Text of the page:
Ultrafast lasers take 'snapshots' as atoms collide
Using laser pulses that last just 70 femtoseconds (quadrillionths of a second), physicists have observed in greater detail than ever before what happens when atoms collide. The experiments at JILA, a joint institute of the National Institute of Standards and Technology (NIST) and the University of Colorado at Boulder, confirm a decades-old theory of how atoms--like tennis balls--briefly lose form and energy when they hit something. The results will help scientists study other atomic-scale processes and better understand the laws of physics.
The new data, reported in the Oct. 14 issue of Physical Review Letters,* provide the equivalent of missing frames in movies of colliding atoms (see simulated images in accompanying graphic). As is the case when a tennis ball is hit by a racquet, the motion is too quick for the eye but can be detected using short flashes of light. The JILA scientists collected data on atoms' properties before, during and after collisions lasting just half a picosecond (trillionth of a second) using laser "flashes" that were even faster.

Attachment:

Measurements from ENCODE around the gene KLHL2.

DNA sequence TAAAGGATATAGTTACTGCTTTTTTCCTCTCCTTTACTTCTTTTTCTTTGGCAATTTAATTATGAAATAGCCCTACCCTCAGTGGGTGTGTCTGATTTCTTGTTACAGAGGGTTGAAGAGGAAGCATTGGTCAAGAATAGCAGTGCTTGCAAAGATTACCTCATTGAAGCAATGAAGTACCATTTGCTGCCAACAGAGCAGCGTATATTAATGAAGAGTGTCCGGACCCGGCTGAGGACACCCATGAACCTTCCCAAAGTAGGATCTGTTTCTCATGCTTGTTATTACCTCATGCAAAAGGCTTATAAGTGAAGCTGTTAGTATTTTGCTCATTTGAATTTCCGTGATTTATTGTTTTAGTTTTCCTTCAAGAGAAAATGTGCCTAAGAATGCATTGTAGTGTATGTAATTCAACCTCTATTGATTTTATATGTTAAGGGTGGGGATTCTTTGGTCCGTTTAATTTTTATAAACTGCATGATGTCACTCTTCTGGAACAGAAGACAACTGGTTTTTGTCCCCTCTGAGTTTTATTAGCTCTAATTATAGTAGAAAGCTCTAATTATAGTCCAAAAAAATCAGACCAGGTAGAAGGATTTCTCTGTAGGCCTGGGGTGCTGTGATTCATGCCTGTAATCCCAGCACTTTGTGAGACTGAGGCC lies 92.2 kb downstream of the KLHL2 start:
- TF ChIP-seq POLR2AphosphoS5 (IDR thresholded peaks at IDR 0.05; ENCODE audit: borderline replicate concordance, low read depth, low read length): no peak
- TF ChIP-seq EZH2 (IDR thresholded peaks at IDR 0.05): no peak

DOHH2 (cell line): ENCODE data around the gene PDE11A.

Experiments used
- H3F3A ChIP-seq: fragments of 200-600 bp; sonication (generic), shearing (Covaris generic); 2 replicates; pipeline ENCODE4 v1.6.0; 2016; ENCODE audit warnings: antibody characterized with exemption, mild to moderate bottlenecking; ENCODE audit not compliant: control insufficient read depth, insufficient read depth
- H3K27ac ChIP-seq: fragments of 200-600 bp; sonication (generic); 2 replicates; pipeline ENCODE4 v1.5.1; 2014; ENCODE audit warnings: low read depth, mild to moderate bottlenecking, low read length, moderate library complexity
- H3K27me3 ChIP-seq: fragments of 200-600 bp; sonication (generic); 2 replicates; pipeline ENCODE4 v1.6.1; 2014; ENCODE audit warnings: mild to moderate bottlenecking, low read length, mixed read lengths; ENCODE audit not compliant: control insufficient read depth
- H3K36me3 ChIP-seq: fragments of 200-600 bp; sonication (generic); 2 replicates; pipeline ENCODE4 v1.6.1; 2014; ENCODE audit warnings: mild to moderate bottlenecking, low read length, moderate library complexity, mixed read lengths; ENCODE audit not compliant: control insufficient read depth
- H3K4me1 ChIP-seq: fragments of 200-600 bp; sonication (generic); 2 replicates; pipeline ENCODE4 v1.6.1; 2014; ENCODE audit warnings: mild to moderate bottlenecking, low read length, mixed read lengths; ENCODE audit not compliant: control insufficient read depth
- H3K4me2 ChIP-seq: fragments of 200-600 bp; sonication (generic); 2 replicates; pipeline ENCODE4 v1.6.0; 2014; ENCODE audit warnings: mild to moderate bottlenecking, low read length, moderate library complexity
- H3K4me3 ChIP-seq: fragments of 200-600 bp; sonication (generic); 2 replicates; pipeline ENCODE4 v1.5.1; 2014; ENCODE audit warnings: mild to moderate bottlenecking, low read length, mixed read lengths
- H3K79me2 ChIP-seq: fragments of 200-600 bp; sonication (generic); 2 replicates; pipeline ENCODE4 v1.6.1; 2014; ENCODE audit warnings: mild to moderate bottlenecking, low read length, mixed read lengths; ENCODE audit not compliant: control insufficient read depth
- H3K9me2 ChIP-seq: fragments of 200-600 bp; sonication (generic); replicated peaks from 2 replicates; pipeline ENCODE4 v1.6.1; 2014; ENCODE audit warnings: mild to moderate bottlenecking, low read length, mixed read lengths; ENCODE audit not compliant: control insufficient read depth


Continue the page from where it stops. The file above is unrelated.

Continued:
In the JILA experiments, about 10 quintillion potassium atoms in a dense gas were packed into a titanium container just 1 square centimeter in size and heated to 700 degrees C (almost 1,300 degrees F). With such high temperatures and large numbers of atoms, the experiment is designed to maximize the number of atom collisions. Rapidly alternating pulses of laser light then are used to "freeze frame" the action.
Energy from the first laser pulse is absorbed by the atoms, placing them in a uniform state, emitting electromagnetic waves in identical patterns. A second laser then quickly hits the mass of atoms, and a detector captures a signal beam formed by the interaction of the beams. Light from the second pulse is absorbed and re-emitted by atoms that are "in synch" but not by atoms that are colliding and losing energy. The intensity of this signal beam, measured as a function of the delay between the two pulses, provides a "snapshot" of how many atoms are colliding at any one time, as well as details about changes in their wave patterns.
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